Ute Lindner

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                                Gothenburg, August 23, 2018


Dear Ute,


”Only empty space can really hold the future in store”, Roland Barthes once wrote. It doesn’t matter if he writes about fashion, literature, or say photography–it is always a great adventure to read him. Besides, he’s almost always right. But this time, I think he got it wrong. He wasn’t alone of course. A lot of people are still attracted by empty spaces, absolute beginnings, and languages without history.


Most probably, there never has been, and hopefully never will be, such a horrible thing as an empty space. There is always a past, always something that remains. It’s the memories, or traces of what has vanished, that is your point of departure. It is a kind of attentive listening, to a space that whispers, that rejects the very notion of emptiness.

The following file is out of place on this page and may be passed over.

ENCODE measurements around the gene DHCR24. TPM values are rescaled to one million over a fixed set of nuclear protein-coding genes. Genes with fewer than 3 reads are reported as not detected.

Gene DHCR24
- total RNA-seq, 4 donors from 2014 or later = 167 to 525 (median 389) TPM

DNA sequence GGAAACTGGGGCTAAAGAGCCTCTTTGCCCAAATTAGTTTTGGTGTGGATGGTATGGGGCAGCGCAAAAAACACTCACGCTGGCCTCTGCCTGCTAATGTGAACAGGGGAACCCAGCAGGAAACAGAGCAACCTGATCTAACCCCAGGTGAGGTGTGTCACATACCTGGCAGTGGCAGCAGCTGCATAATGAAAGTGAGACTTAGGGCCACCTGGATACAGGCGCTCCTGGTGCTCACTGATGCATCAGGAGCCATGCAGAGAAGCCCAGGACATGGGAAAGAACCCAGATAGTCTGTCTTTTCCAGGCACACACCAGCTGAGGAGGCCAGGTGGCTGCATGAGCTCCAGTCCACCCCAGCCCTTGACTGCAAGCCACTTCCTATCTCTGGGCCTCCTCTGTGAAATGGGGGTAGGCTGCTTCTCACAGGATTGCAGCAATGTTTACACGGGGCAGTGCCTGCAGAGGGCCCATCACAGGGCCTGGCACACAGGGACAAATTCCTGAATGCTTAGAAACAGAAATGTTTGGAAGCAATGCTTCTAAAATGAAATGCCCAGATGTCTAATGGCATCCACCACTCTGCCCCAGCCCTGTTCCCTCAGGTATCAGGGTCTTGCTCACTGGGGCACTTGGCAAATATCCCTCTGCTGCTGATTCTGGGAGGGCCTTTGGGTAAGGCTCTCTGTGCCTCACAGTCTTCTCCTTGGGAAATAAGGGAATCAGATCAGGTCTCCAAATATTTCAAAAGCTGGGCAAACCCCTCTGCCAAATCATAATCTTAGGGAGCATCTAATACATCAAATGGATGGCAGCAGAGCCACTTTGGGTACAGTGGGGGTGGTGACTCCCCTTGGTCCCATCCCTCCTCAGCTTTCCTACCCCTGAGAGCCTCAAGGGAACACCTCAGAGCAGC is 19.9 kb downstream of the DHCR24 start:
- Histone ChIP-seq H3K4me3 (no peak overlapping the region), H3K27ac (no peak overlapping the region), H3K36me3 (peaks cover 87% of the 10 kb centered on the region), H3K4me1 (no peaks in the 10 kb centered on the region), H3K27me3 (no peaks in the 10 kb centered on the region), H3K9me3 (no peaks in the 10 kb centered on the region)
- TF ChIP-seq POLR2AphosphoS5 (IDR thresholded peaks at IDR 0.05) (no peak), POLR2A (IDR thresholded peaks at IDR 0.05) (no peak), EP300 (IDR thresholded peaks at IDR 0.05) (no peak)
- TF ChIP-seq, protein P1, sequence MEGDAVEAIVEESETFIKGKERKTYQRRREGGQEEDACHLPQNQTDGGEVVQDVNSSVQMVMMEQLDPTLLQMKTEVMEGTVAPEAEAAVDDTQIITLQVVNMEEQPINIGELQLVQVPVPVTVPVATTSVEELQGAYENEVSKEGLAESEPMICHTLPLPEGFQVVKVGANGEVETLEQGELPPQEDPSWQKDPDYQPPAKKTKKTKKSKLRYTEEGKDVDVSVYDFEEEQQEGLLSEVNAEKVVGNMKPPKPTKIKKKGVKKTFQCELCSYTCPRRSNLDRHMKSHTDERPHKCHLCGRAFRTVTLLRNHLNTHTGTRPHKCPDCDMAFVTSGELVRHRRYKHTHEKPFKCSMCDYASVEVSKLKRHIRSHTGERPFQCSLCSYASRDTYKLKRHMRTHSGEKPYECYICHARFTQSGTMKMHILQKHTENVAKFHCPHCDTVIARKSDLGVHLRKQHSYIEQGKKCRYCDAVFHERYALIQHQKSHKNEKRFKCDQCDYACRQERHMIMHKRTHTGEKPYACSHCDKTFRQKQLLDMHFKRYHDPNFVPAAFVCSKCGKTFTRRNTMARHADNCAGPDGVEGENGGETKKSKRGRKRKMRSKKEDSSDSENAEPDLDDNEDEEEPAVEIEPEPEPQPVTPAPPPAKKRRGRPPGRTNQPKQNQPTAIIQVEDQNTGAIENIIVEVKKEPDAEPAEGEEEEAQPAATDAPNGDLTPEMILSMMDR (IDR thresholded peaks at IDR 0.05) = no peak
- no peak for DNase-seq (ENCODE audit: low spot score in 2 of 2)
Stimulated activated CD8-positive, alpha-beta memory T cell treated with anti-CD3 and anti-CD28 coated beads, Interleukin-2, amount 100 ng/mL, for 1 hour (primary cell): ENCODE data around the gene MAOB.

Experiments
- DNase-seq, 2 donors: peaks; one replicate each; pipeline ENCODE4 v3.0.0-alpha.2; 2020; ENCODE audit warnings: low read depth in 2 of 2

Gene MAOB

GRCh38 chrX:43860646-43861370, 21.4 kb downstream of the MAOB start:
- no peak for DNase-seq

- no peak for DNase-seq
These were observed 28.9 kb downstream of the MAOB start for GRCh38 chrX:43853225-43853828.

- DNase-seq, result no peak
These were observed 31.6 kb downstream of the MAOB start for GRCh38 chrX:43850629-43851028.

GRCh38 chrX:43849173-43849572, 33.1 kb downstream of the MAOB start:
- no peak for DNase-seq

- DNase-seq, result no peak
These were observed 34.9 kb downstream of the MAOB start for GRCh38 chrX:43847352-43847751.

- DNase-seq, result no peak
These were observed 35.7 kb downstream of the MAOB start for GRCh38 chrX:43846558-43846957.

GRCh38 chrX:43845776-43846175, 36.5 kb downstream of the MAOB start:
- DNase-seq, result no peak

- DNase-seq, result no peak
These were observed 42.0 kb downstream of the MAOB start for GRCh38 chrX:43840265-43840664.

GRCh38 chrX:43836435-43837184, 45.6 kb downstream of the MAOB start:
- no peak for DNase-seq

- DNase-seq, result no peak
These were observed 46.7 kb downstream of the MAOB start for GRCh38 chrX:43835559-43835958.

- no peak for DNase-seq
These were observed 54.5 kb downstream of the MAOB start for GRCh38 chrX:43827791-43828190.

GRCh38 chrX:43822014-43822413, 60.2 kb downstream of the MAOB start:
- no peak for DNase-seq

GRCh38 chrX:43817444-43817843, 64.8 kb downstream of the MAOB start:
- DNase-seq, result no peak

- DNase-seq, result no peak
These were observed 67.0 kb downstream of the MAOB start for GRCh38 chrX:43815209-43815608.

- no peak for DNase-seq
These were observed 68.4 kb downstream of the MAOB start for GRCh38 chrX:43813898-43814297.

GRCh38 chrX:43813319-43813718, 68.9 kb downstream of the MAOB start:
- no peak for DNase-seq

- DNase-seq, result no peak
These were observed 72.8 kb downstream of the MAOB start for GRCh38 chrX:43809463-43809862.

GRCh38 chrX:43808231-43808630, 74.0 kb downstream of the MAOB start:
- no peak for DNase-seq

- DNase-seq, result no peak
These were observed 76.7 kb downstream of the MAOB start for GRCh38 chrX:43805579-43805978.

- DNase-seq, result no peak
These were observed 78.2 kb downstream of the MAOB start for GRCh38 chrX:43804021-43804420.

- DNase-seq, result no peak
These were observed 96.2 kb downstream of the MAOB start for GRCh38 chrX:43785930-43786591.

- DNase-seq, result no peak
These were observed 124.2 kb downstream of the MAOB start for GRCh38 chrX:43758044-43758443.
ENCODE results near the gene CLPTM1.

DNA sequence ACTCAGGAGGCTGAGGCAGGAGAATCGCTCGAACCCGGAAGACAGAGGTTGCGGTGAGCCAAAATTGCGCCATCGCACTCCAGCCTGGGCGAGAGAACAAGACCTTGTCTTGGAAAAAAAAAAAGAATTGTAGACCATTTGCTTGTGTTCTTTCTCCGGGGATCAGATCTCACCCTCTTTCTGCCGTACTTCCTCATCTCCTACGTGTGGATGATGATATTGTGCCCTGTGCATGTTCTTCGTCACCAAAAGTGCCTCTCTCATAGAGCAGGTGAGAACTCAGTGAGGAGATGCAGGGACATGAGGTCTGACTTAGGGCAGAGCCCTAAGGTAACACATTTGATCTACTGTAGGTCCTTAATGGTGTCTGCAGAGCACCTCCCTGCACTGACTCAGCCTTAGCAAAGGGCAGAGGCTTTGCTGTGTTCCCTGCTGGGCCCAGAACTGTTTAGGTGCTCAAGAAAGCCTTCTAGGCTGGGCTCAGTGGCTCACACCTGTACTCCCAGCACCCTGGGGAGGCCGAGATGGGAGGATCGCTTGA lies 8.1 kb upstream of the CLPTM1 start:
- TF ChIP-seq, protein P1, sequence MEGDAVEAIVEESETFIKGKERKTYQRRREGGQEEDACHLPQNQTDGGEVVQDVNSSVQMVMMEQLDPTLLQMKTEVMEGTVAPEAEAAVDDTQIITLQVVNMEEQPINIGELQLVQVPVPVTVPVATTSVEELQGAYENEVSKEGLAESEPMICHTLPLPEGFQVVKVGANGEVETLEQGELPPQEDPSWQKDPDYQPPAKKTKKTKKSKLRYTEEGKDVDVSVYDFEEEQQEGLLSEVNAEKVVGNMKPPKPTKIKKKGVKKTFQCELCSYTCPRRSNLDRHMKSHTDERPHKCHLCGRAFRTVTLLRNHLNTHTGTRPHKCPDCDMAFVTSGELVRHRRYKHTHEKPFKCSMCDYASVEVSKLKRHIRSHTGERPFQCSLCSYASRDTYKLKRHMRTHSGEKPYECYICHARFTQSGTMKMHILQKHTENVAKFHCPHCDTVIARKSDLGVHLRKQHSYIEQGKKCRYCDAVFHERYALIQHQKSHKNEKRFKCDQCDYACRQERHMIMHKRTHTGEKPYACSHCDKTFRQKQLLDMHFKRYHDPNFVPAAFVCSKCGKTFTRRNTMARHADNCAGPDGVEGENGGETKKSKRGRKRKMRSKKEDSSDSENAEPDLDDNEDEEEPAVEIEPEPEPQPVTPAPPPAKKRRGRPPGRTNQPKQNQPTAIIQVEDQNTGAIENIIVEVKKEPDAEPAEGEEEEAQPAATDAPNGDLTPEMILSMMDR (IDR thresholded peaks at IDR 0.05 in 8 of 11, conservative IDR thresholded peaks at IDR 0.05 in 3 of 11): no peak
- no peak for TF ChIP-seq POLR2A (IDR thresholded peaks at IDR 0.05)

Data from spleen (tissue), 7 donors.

Just because a room is vacant, doesn’t mean that it’s empty. An erased de Kooning isn’t empty, it’s an erased de Kooning. A clear-cut forest isn’t empty either; hidden under ground are pine seeds and fungi–its past and future. There is always something going on. Just because we don’t see it, doesn’t mean it’s not there. It just means that we should learn to be more observant, sensitive, and caring in relation to our surroundings.


Now, I’d like to share a poem with you, by the Swedish poet Tomas Tranströmer. I think it was over 15 years since I last read it. It came to my mind, after our conversation in your beautiful garden. It’s called ”Memories Look at Me”:


A June morning, too soon to wake,

too late to fall asleep again.


I must go out–the greenery is dense

with memories, they follow me with their gaze.


They can’t be seen, they merge completely into

the background, true chameleons.


They are so close that I can hear them breathe

though the birdsong is deafening.


Best wishes,



P.S. I think that your works help us to become more observant. In that way, they suggest change, which somehow makes them political ...



Letter from Jens Soneryd to Ute Lindner. 24 August–1 September, 2018. Åplus, Berlin.

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